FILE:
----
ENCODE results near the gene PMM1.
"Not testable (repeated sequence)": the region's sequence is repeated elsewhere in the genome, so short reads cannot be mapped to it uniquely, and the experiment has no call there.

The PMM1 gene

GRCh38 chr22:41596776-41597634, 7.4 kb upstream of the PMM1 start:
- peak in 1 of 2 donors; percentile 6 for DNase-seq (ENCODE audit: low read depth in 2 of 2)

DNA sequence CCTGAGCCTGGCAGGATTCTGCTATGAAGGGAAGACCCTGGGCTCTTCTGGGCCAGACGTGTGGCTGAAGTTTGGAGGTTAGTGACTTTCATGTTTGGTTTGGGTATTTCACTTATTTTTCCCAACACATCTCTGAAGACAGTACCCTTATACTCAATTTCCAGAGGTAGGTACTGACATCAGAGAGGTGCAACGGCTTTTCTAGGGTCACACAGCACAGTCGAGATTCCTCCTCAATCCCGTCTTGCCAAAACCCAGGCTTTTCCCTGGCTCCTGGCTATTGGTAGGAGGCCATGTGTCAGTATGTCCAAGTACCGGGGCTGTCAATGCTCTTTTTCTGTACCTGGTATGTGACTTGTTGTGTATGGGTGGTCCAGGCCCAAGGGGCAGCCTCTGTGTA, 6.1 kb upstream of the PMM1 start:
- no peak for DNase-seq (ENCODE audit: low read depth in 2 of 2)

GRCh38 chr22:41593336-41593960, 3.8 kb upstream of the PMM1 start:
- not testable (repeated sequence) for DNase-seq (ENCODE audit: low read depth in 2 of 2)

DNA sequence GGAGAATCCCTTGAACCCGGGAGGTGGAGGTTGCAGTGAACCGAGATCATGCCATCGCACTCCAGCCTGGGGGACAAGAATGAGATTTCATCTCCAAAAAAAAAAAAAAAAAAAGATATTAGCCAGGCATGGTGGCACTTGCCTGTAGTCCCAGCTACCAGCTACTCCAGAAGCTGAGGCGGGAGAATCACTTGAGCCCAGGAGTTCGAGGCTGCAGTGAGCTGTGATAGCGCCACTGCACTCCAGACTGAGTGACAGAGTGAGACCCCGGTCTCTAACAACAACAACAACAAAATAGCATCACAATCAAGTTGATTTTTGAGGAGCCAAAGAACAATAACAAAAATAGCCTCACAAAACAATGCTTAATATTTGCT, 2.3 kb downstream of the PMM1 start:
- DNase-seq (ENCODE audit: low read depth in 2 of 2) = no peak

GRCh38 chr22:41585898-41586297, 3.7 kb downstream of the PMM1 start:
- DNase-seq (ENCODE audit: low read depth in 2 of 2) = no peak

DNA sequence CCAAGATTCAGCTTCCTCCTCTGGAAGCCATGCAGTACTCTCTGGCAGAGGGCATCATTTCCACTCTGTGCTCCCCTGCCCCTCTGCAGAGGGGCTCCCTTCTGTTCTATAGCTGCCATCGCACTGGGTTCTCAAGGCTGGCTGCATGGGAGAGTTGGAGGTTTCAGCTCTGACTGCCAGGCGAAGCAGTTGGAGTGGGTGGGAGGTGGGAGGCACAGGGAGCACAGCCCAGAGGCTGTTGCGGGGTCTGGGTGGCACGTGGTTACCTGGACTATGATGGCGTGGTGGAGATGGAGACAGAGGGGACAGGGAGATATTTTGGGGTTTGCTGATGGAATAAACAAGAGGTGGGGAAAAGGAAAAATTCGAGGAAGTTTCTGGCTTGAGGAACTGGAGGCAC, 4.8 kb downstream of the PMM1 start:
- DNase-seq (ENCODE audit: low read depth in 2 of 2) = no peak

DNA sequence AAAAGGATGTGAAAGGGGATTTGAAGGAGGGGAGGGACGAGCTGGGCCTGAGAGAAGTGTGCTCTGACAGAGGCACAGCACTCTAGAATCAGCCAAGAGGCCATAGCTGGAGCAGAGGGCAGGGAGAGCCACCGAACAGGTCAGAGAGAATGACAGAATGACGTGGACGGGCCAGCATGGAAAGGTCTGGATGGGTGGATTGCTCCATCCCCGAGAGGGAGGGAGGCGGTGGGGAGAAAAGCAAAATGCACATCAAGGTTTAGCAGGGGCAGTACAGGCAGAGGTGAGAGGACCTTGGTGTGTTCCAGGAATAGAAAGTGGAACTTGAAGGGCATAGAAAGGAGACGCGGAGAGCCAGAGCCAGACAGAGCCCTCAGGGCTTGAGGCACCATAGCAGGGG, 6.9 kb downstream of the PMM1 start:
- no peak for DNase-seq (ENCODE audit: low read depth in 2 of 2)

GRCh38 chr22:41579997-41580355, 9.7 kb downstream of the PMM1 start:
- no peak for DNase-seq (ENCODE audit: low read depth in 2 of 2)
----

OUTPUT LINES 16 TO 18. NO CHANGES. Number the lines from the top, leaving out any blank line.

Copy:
DNA sequence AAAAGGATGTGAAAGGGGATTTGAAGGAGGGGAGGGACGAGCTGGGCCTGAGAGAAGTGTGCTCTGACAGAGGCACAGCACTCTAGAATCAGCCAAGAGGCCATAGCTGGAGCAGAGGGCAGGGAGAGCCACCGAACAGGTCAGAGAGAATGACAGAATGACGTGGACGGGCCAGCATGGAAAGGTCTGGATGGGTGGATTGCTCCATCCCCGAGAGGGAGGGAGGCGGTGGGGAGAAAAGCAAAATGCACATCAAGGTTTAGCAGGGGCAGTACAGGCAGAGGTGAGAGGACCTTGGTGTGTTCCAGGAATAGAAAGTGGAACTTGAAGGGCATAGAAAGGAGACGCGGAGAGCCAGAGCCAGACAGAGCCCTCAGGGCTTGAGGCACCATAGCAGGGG, 6.9 kb downstream of the PMM1 start:
- no peak for DNase-seq (ENCODE audit: low read depth in 2 of 2)

GRCh38 chr22:41579997-41580355, 9.7 kb downstream of the PMM1 start: